Tragedy and innocence coexist in this delicate reconstruction of the author s childhood during Lebanon s civil war
In 1975 I was seven years old, and loved the Bazooka bubble-gums my mother would buy for Walid and me in Spinney s supermarket...
Beirut in the 1970s is a paradise. Wealthy families ride escalators and fill shopping carts with imported food and luxury products from Paris and New York. Lamia Ziadé, seven years old, dreams of banana splits, American candy, flying on Pan Am Airways and visiting the local cinema. Considered by the elite the Paris, Las Vegas or Monaco of the Middle East, Beirut was in reality a powder-keg, waiting for a spark. On April 13, 1975 Lamia and her family returned from lunch in the countryside to find a city in flames.
Looking back on the golden days before the war, and its immediate, devastating effects, Bye Bye Babylon positions an elegiac and shocking narrative next to a child s perspective of the years 1975 79: of consumer icons next to burning buildings, scenes of violence and sparkling new weapons painted in vivid Technicolor war as pop.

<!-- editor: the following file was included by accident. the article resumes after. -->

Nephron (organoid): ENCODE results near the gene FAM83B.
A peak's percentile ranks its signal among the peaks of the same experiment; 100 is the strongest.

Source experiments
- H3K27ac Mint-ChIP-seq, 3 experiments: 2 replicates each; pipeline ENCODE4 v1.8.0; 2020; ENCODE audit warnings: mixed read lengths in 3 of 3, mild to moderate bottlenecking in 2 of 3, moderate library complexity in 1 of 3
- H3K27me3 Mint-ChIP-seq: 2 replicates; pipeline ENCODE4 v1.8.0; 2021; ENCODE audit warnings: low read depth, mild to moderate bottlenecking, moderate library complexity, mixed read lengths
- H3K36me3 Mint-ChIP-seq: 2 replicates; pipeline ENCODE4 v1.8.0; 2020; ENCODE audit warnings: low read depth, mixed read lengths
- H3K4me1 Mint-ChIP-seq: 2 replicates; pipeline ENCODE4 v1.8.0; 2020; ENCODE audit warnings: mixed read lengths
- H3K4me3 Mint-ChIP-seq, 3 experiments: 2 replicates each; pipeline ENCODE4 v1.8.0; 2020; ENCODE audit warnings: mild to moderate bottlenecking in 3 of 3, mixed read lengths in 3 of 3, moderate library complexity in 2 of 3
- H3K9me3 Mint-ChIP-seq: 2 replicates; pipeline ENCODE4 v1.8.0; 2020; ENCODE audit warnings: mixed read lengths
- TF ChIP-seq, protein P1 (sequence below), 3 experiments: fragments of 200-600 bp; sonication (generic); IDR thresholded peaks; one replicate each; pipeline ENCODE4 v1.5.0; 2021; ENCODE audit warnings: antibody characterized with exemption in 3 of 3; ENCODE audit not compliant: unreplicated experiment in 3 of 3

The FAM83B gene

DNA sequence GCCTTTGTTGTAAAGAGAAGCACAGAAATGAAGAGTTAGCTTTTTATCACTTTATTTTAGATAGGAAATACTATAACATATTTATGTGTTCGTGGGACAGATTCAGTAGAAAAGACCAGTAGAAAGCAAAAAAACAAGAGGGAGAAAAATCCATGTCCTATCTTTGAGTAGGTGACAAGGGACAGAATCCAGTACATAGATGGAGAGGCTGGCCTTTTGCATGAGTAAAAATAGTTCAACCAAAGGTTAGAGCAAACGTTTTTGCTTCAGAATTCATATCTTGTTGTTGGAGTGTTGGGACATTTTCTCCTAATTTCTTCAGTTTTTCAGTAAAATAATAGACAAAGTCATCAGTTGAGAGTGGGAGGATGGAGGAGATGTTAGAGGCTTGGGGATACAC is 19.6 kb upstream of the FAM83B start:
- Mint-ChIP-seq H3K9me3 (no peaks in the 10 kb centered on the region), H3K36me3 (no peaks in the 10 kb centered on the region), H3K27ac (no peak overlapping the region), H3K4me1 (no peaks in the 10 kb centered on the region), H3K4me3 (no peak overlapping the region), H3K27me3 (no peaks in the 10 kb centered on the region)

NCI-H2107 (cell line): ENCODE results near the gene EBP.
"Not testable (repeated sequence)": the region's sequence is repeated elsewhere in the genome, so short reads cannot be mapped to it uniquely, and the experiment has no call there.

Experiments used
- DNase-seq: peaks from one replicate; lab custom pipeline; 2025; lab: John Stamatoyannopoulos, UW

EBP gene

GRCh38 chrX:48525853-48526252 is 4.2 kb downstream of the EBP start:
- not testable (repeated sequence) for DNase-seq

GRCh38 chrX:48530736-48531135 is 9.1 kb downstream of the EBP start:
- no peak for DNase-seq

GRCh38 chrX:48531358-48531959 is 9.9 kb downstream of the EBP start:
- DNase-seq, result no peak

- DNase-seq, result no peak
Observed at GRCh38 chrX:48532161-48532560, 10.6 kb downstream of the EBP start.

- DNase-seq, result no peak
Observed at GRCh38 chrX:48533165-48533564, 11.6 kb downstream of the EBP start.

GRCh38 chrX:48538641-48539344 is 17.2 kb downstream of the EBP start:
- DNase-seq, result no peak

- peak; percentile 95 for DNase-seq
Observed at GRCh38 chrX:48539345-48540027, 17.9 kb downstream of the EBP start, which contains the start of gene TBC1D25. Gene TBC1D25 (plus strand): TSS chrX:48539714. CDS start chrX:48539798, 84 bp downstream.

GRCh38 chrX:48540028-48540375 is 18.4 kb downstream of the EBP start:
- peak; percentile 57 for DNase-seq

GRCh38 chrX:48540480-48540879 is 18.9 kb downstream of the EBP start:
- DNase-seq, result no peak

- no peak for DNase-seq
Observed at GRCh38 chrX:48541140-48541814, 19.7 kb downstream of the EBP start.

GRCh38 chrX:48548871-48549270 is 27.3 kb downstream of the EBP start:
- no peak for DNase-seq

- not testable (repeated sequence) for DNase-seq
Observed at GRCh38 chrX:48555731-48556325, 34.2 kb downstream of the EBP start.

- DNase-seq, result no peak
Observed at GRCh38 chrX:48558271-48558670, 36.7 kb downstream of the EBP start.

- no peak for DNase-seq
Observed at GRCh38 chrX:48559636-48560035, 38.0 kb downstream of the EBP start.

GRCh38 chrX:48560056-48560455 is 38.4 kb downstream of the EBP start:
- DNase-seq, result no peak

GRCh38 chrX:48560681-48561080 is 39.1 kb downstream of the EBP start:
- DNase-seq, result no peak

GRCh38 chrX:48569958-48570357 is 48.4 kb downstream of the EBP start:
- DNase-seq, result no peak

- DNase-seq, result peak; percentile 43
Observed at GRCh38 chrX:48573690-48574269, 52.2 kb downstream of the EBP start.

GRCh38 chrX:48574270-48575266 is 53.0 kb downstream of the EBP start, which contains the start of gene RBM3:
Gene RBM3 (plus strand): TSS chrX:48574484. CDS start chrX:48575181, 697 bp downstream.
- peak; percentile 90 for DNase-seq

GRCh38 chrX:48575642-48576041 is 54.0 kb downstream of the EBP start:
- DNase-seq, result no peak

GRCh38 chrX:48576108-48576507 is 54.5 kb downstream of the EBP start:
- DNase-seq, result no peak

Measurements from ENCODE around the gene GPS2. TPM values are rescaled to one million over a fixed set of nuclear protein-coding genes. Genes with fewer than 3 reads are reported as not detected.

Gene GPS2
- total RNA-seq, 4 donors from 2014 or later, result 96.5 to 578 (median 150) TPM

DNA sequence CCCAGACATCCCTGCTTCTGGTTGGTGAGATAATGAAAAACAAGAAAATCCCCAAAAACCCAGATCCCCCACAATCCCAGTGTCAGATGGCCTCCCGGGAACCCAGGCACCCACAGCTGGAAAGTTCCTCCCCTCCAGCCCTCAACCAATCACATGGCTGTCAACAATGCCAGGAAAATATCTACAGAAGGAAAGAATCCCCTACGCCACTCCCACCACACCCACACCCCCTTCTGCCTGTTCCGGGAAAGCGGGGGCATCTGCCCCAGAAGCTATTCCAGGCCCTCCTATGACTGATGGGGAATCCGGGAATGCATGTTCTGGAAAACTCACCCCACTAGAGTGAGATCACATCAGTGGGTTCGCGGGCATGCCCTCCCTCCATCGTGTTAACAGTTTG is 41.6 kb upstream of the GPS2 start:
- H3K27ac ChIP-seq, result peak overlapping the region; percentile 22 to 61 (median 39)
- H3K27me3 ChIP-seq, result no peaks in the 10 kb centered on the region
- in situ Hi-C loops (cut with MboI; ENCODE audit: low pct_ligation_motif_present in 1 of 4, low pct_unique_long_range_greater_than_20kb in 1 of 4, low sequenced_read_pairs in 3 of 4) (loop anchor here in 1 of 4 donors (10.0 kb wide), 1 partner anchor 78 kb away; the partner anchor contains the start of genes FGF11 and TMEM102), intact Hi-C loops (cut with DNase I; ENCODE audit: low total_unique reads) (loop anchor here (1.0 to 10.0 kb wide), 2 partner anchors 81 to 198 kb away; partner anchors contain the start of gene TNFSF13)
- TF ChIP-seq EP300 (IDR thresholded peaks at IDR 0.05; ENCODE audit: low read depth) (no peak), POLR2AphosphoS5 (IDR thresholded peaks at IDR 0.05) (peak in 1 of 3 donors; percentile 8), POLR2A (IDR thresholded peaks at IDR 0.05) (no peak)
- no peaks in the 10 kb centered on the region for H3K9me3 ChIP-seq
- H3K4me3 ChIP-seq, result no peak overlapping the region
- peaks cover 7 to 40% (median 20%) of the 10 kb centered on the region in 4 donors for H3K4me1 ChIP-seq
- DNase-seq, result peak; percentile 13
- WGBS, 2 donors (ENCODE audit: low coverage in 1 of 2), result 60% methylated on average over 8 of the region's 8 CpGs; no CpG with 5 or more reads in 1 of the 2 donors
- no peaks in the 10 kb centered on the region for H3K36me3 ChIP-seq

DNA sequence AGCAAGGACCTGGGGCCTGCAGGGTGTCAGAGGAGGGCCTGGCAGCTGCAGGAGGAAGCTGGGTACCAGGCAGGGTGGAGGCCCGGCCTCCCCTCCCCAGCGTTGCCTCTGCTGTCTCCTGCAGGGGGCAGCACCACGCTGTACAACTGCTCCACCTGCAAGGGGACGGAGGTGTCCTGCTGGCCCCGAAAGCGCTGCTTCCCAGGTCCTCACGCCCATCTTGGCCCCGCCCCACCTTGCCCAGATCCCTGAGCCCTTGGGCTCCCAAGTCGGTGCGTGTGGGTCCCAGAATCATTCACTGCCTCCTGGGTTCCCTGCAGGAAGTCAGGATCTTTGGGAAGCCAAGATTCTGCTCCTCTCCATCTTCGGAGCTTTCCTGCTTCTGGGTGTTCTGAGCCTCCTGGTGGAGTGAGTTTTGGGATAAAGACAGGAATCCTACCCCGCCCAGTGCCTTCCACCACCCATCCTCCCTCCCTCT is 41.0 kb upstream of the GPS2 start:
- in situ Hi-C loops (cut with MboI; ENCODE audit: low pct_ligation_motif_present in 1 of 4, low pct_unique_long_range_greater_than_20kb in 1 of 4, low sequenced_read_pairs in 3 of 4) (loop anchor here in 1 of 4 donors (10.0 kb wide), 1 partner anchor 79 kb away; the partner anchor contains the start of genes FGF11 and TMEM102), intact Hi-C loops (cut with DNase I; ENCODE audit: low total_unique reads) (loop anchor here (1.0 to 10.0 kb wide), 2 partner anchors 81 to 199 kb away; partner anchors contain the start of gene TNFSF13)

It is both a lament for a home transformed by a destructive madness, and an inventory of the concrete objects of her childhood: the objects, details and fragments of memory which combine to capture the impossible reality of war. Part artist s sketchbook, part travel notebook and part family album, Bye Bye Babylon is a unique graphic memoir, and an important visual record of a terrible war.
About Lamia Ziade
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Published November 1, 2011
by Jonathan Cape.
Biographies & Memoirs, History, Comics & Graphic Novels.